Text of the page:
I currently work for an organization that parents a number of universities that provide degrees through both traditional classroom settings as well as completely online courses. Before attending courses here at Walden I had only ever taken one course online myself and that course as well as my knowledge about this type of course was from my exposure through my current employer. That being said, when I heard the term “distance education” as presented as the title of this course, my mind went directly to online learning. If you had asked me what my definition was I would have said something like, “Distance learning is a student taking courses online instead of in a classroom. They complete their work in their own space and in their own time as long as they meet the requirements of the institution. They communicate with their professors and the other students in their courses through the computer or by telephone.”
However, after only one week of reading and material in this course on distance learning, my understanding and my definition of distance learning has changed. Not only do I see that distance learning can involve other avenues of communication outside of a computer and online, but I also believe the work I do as an instructional designer within a corporate setting can be included in this broad methodology of learning.
Reading about the history of distance education this week was very eye opening. I hadn’t considered that distance learning could have begun at least 160 years ago. Of course, it looked a lot different then. “An advertisement in a Swedish newspaper in 1833 touted the opportunity to study ‘composition through the medium of the post.’” (Simonson, Smaldino, Albright, & Zvacek, 2008) This mode of distance education is also one I had not thought about. My mind automatically goes to how I see distance learning today. A world where we have high speed internet and cell phones on which we can access virtually any information we may be looking to find; this is the world where my definition of distance learning has been shaped. Still today, distance learning can include methods such as the mail, videos, and the telephone, not only the computer and the internet.
The method for distance learning was not the only change that my definition had to undergo this week. When I considered distance learning before it was almost exclusively used for education in the higher education arena. However, we read three different articles this week that defined how distance education is also being used effectively in the K-12 and training and development areas. This should not have been a new part of my definition. In fact, in training and development, it should have been a major part of my definition as this is what I do in my work on a day to day basis, but it is not something I would have defined as distance learning before this week. I now see this differently. I now define distance education differently.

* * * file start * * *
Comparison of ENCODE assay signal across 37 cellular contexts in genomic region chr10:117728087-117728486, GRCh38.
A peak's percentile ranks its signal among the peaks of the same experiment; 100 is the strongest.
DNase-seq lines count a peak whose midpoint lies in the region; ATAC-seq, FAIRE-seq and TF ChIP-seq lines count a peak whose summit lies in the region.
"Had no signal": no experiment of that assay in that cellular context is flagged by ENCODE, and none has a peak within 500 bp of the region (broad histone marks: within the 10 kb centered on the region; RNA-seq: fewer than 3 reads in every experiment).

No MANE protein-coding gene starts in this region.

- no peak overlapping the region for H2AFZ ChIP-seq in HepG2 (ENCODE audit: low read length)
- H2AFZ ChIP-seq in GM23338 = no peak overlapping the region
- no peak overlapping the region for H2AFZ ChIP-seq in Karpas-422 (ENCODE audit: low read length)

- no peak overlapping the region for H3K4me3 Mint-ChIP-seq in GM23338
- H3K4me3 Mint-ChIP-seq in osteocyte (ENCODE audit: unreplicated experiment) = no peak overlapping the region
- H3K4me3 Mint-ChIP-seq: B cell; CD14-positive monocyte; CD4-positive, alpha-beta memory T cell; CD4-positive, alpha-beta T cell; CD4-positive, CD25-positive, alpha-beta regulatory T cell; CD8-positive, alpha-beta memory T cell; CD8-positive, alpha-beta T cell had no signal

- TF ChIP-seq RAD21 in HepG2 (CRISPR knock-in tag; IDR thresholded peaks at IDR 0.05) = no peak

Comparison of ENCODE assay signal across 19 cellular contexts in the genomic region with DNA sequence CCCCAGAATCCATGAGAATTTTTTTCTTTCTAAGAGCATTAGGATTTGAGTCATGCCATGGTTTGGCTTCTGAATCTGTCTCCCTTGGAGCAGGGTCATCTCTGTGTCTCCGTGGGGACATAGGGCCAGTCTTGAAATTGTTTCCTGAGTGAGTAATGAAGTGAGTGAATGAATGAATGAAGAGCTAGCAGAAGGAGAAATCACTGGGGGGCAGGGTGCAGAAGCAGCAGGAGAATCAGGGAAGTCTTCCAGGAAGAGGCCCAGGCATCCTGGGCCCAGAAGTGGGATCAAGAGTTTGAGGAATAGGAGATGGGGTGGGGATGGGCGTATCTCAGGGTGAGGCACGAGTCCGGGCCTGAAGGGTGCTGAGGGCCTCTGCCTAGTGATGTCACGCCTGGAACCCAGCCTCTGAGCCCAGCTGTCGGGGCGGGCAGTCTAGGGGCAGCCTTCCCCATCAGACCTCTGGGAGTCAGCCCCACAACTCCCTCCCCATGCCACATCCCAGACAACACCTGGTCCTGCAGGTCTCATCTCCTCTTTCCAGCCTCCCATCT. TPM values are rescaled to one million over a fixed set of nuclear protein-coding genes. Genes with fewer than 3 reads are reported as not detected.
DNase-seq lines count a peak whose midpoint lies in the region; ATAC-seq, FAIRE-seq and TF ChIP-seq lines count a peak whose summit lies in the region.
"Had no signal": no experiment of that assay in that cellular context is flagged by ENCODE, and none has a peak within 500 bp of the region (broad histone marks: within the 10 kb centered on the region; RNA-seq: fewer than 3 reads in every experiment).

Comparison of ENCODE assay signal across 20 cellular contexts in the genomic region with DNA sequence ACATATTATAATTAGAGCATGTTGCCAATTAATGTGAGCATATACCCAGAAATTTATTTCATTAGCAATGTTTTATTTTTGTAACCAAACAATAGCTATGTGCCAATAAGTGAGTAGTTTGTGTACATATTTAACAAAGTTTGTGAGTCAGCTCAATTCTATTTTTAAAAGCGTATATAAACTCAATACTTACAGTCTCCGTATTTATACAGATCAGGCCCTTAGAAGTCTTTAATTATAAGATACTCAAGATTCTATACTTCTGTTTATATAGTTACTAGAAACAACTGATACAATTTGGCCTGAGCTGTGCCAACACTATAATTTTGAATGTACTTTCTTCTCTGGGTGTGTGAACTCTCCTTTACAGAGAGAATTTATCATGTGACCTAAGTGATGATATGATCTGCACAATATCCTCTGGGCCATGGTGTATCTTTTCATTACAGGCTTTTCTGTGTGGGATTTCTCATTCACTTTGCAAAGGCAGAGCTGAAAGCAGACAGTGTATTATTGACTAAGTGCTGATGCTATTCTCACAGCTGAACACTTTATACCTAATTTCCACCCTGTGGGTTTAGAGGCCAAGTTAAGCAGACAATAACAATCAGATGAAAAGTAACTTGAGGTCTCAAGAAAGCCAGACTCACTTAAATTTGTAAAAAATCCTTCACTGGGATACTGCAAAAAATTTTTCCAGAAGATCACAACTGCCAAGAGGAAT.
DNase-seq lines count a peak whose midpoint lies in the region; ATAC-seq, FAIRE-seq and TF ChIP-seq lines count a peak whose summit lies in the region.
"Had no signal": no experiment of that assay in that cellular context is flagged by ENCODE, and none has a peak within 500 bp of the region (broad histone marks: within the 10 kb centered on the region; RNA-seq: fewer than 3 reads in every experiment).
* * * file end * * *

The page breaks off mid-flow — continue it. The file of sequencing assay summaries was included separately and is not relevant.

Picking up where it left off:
Based on my experience and my knowledge, including what I have learned in the past week, if you asked me today what my definition of distance education is I would say something like, “Distance education is a person gaining knowledge through a method of learning outside of a classroom using resources provided from an instructor who communicates through a variety of different means.” It is much broader. It is much more encompassing of not only my own experience but the experience of a much larger audience.
As my definition has changed based on what I now know about the history of distance learning, the future of distance learning must also be considered. Where is distance learning going? What does the future of distance learning look like? I am no expert in this field, and I do not own a crystal ball. However, having seen computers go from a flashing green cursor on a black screen only 20 years ago to a tablet that can now access the world wide web by just touching the screen, I would say that the future of distance learning has no limit. We are already able to take our courses from a cell phone, from anywhere at any time. As technology continues to advance so will the possibilities for distance education. The challenge will be in designing the instruction for the learning to meet the needs of all learners in these new formats. This is why being in the field of instructional design in the present is so exciting, because the future looks so bright!